This handbill from the 1790s sets out a declaration of the assumed ‘Rights of Englishmen’ which were used in campaigns for voting reform. / Public Domain
Not all anti-radical activity was government-led. The Association for the Preservation of Liberty and Property against Republicans and Levellers was established by the barrister John Reeves to counter the perceived threat to the British constitution. Like the LCS, the Reeves association in London communicated with the more than 200 affiliated regional offshoots, and helped to circulate conservative propaganda by the likes of Hannah More. More’s Cheap Repository Tracts were specifically designed for distribution among the poor, who, it was hoped, would absorb their messages about the benefits of good Christian morality, hard work and deference to authority in contrast to the perils of French Revolutionary ideas. Reeves himself published several tracts in defence of the existing system and was rewarded by the government for his actions, but ministers remained somewhat ambivalent about the popular conservative movement, which itself raised the spectre of mob violence it claimed to be trying to defeat.
Hannah More’s Cheap Repository Tracts (1797) were politcally conservative stories that aimed to quell unrest or dissatisfaction among the British poor. / British Library, Public Domain
Not all supporters of the existing constitution restricted themselves to writing pamphlets or loyal addresses to the king; some also resorted to violence to intimidate suspected radicals. While Hardy, along with fellow LCS leaders, was imprisoned awaiting trial for treason in 1794, his house was attacked by a loyalist mob, an event he blamed for his wife’s stillbirth and subsequent death. William Blake’s reference to the ‘little blasts of fear/ That the hireling blows into my ear’ in an early draft of the poem ‘London’, as recorded in his notebook, is also thought to be a reference to the intimidation he experienced as a known Revolutionary sympathiser. As Britons were encouraged to form armed associations to defend against a possible French invasion, anyone suspected of harbouring disloyalty to the British king and constitution faced the threat of physical force.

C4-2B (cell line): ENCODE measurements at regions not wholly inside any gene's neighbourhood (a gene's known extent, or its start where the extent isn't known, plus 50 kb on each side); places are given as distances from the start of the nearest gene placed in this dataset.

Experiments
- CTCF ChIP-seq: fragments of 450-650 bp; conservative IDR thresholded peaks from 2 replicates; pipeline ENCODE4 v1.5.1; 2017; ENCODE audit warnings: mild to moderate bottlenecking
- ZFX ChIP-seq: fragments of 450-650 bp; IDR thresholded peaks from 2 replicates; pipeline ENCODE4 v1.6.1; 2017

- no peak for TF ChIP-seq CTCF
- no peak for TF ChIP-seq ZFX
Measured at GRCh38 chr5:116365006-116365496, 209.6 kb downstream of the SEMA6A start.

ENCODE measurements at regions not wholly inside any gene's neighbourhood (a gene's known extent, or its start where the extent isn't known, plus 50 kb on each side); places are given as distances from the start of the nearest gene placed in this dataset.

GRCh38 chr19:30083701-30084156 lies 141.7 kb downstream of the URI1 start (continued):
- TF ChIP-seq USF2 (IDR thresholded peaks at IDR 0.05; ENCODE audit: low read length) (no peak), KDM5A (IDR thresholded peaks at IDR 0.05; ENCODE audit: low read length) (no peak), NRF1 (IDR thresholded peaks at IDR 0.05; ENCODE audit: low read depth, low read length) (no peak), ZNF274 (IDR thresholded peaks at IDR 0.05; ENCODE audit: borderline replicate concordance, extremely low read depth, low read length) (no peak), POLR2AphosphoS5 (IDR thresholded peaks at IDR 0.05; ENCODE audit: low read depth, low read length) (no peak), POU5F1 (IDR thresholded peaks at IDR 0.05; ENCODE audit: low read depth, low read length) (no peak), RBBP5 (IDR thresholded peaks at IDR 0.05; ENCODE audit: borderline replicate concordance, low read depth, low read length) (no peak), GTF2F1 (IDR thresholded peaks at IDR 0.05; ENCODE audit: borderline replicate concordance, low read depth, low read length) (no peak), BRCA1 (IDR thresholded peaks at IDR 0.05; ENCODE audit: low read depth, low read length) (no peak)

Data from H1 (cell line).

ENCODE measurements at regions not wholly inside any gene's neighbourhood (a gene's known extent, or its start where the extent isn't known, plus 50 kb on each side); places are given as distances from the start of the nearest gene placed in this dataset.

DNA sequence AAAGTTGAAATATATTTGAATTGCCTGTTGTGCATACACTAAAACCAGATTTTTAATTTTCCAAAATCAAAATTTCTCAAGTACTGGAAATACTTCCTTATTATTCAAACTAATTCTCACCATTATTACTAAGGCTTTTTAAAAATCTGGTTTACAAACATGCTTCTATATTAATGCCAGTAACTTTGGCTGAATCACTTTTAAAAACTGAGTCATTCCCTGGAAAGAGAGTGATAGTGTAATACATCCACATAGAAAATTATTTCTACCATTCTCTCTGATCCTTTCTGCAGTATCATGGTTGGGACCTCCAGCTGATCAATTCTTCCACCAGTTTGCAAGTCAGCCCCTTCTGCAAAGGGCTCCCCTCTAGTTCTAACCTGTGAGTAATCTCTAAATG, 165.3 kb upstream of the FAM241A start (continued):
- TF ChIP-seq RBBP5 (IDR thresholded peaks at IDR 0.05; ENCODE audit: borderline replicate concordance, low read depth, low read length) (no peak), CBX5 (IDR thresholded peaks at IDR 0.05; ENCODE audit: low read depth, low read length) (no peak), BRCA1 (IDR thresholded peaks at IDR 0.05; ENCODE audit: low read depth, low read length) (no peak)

William Blake was a strong supporter of radical reform; some of his work from the early 1790s is inflammatory, and a number of the poems which appear in draft in his notebook are highly critical of the church and state. / Public Domain
Inspiration and division
James Gillray’s 1805 satirical print ‘The Plum-pudding in Danger’ shows Britain and France, epitomised by their leaders Pitt and Napoleon, imperiously helping themselves to slices of the world. / British Library, Public Domain
The French Revolution occurred at a time when rapid economic change was already altering the way ordinary British men and women led their lives. Both the Revolution itself and the wars which followed served to increase political awareness by stimulating intellectual debate and the artistic impulses of poets like Blake and Wordsworth or satirists like James Gillray, who found much rich material in exaggerating the extremes of opinion on either side. Yet the political polarisation of the 1790s proved deeply divisive in some communities, and the rifts were felt for years to come, re-emerging as the movement for parliamentary reform revived itself after 1815.
- London Chronicle (London, England), July 14, 1789–July 16, 1789; Issue 5114.
- English Chronicle or Universal Evening Post (London, England), July 18, 1789–July 21, 1789; Issue 1535.